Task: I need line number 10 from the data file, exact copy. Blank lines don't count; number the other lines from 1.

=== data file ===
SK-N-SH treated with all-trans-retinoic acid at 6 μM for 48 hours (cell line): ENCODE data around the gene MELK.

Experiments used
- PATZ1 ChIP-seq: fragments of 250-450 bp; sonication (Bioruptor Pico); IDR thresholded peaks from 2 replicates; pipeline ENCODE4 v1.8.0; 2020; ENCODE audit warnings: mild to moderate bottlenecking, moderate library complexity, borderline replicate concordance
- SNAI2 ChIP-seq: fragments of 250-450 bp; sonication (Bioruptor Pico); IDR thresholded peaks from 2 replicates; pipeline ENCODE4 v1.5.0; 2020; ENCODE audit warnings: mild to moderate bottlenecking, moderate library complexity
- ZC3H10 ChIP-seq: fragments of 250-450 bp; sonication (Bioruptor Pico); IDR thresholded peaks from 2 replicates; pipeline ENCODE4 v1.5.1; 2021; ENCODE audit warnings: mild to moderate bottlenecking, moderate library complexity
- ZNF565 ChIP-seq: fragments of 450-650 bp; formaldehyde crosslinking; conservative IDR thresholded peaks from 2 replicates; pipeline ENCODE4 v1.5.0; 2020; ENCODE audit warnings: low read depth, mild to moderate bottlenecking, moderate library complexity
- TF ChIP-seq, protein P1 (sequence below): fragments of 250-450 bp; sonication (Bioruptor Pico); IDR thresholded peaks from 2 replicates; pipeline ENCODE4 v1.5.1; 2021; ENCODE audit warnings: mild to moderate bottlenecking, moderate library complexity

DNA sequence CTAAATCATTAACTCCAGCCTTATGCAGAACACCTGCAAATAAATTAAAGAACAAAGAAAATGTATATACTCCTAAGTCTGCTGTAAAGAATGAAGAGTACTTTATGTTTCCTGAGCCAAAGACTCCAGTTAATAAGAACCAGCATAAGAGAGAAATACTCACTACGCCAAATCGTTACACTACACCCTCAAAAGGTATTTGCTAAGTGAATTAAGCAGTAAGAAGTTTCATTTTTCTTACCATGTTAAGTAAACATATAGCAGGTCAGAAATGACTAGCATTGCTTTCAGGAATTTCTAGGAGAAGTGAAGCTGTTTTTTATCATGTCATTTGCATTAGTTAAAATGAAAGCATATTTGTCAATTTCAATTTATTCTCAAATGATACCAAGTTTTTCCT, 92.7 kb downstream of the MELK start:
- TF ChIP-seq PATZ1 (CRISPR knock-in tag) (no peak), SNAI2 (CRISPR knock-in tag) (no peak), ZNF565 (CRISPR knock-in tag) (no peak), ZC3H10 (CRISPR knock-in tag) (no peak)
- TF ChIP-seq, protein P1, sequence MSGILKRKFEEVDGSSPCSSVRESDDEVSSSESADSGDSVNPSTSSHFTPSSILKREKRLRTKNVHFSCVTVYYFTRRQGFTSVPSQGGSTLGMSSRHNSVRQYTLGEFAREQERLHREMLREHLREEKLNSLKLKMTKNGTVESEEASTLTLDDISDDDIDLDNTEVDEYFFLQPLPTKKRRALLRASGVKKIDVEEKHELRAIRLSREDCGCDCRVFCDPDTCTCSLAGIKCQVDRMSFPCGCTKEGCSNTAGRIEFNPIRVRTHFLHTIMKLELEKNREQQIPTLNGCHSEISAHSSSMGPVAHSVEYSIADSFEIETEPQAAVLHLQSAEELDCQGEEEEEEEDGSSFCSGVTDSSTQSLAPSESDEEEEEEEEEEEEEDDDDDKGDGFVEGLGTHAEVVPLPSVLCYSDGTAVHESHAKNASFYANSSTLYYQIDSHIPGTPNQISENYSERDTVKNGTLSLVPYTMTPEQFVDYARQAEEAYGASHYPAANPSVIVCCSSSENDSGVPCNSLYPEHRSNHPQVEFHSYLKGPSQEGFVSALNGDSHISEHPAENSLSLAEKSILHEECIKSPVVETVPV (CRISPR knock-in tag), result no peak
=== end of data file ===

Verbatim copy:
- TF ChIP-seq, protein P1, sequence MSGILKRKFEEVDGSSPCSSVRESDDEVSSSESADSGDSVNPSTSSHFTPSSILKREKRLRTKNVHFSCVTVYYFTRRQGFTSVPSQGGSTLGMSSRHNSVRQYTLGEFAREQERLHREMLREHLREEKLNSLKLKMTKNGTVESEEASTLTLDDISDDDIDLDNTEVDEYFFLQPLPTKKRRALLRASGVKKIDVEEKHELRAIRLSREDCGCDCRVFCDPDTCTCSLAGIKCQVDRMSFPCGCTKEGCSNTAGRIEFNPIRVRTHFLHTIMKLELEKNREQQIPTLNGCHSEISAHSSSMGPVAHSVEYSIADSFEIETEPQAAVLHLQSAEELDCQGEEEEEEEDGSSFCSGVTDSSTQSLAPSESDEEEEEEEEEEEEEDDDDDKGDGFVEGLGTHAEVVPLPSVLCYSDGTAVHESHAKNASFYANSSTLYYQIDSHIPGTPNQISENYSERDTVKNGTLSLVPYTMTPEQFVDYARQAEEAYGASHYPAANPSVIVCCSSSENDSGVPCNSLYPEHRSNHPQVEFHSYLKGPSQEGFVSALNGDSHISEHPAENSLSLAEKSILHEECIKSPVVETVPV (CRISPR knock-in tag), result no peak